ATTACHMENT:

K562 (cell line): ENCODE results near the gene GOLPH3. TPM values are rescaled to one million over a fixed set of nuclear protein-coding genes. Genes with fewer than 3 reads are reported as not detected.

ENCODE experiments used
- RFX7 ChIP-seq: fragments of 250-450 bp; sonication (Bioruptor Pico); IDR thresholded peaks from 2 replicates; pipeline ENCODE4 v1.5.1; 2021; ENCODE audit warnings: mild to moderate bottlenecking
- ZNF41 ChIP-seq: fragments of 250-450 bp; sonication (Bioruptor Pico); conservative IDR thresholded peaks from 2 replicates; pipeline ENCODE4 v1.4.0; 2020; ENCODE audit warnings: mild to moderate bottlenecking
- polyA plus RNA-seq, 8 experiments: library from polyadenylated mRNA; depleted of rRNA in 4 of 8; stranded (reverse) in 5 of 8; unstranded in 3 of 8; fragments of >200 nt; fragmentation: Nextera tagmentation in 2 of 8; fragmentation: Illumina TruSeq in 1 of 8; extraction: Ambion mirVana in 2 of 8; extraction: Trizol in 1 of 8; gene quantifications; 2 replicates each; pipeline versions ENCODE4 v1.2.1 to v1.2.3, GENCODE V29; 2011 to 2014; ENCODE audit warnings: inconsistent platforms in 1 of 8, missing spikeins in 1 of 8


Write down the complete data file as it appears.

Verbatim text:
K562 (cell line): ENCODE results near the gene GOLPH3. TPM values are rescaled to one million over a fixed set of nuclear protein-coding genes. Genes with fewer than 3 reads are reported as not detected.

ENCODE experiments used
- RFX7 ChIP-seq: fragments of 250-450 bp; sonication (Bioruptor Pico); IDR thresholded peaks from 2 replicates; pipeline ENCODE4 v1.5.1; 2021; ENCODE audit warnings: mild to moderate bottlenecking
- ZNF41 ChIP-seq: fragments of 250-450 bp; sonication (Bioruptor Pico); conservative IDR thresholded peaks from 2 replicates; pipeline ENCODE4 v1.4.0; 2020; ENCODE audit warnings: mild to moderate bottlenecking
- polyA plus RNA-seq, 8 experiments: library from polyadenylated mRNA; depleted of rRNA in 4 of 8; stranded (reverse) in 5 of 8; unstranded in 3 of 8; fragments of >200 nt; fragmentation: Nextera tagmentation in 2 of 8; fragmentation: Illumina TruSeq in 1 of 8; extraction: Ambion mirVana in 2 of 8; extraction: Trizol in 1 of 8; gene quantifications; 2 replicates each; pipeline versions ENCODE4 v1.2.1 to v1.2.3, GENCODE V29; 2011 to 2014; ENCODE audit warnings: inconsistent platforms in 1 of 8, missing spikeins in 1 of 8